The prolific Related Beal bought 660 Beacon and several other buildings in the area in 2016, touching off speculation that the sign was doomed. 

Organized opposition to its demolition arose even before the sale, when former owner Boston University announced it was putting the buildings on the block. Related Beal and the oil concern behind the sign struck a deal in March 2017 intended to keep the clarion beaming for decades.

And it will likely do so from atop a major office development, as the recently filed details make plain.

Plans include construction of an eight-story property called the Commonwealth Building at the corner of Commonwealth Avenue and Deerfield Street. It would have 130,000 square feet of modern office space, 10,000 square feet of retail, 60 underground parking spaces, and rooftop terraces with what Related Beal describes in a release as “unmatched views of Kenmore Square and the Charles River.”

Beacon Building

As for 660 Beacon, it would be renovated and incorporated into a 143,000-square-foot Beacon Building, per the developer, “an adaptive re-use development that will include more than 110,000 square feet of re-positioned office space and 18,000 square feet of retail space.”

Related Beal expects the office space to go quickly in the Boston-area’s rather scorching office market. It cited a recent brokerage report which concluded that “[office] vacancies in Boston and Cambridge will remain at or near all-time lows.”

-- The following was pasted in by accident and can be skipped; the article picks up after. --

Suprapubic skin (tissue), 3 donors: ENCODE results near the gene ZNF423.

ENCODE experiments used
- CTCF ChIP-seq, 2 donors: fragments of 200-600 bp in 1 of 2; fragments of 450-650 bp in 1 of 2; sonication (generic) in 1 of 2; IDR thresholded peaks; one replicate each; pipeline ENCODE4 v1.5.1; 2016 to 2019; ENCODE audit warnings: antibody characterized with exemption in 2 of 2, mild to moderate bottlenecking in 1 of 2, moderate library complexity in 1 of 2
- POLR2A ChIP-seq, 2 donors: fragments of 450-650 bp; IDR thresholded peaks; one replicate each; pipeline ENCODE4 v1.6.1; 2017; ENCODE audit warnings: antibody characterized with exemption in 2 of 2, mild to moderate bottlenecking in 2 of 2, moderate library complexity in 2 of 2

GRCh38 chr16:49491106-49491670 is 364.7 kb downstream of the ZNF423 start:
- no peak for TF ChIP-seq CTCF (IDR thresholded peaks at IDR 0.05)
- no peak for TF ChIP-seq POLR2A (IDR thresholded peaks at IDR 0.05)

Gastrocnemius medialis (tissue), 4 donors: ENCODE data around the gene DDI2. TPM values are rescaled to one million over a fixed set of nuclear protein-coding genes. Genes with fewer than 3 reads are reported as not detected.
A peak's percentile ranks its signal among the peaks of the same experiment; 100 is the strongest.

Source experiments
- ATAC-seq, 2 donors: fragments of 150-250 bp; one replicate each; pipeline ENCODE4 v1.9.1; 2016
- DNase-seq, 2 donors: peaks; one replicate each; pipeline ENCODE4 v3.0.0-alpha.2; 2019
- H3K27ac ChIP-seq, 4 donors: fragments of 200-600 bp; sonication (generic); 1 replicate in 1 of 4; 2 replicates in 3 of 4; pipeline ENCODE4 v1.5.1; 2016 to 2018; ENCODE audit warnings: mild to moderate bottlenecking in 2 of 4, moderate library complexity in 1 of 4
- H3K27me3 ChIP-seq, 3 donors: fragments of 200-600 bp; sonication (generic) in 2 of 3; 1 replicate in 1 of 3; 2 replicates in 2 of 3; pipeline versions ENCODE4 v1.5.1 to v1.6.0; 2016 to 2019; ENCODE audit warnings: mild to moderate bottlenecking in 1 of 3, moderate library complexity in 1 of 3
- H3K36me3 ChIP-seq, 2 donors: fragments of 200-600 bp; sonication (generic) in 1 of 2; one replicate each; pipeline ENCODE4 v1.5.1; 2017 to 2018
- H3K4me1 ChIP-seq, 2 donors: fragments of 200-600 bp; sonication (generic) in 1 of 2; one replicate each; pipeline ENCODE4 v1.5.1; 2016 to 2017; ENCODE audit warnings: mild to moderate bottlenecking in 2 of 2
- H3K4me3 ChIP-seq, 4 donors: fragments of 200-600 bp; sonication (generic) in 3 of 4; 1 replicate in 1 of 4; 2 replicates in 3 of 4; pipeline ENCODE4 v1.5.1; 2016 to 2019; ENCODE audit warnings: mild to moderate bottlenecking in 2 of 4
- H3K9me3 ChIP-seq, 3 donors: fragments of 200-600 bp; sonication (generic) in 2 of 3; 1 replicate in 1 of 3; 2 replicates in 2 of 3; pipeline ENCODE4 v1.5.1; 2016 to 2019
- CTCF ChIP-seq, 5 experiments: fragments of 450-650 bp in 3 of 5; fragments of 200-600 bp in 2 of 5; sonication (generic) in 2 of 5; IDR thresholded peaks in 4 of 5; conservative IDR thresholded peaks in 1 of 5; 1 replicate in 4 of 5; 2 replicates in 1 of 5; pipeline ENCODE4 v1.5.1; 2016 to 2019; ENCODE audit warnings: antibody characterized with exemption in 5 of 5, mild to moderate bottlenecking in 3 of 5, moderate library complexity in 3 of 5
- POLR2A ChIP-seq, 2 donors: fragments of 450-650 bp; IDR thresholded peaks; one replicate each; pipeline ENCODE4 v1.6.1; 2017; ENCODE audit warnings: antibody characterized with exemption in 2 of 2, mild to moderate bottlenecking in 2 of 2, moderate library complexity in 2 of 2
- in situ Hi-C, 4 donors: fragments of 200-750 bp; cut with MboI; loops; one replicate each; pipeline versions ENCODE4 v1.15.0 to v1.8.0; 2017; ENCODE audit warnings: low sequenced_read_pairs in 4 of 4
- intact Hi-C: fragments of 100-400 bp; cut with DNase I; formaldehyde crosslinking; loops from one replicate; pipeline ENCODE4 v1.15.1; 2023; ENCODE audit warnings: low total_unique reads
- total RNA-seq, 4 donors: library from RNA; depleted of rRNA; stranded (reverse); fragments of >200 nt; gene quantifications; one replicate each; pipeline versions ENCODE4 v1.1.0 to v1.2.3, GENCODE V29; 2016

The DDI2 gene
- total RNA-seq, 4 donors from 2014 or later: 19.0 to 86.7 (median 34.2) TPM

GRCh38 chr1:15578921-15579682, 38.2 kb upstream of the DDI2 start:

The developer wants to start construction during the first three months of 2019. Stay tuned.

 

The Six Boston Neighborhoods and one City Everyone Should be Watching Right Now

By Tom Acitelli of Curbed

darqdesign/Shutterstock

Major projects are driving a lot of change in different areas of the Boston region—in some more than others.

These are the six neighborhoods and one city everyone should be watching right now.


Back Bay 

Rendering via Pelli Clarke Pelli/Boston Properties

The under-construction Four Seasons Hotel & Private Residences One Dalton Street—a.k.a. One Dalton—will be Boston’s tallest new building since 200 Clarendon in 1976

The 742-foot tower with 160 condos and a Four Seasons hotel is expected to open within the next 12 months. 

The neighborhood is also due to host a veritable forest of new towers around Back Bay Station

That project, which includes a redevelopment of the Clarendon Garage, is expected to total 1.26 million square feet of housing, offices, and retail, with at least one tower stretching toward 400 feet.

Fenway-Kenmore

Fenway Center renderingRendering via Meredith Management

The 30-story, 340-foot Pierce Boston condo and apartment tower, the tallest building in Boston west of Back Bay, officially opened at Brookline Avenue and Boylston Street in Fenway on March 1. 

Four weeks earlier, one of the biggest—and longest-in-coming—new projects in the Boston region got officially underway: The five-building, 1.1 million-square-foot Fenway Center where Brookline and Commonwealth avenues meet in the Kenmore Square area.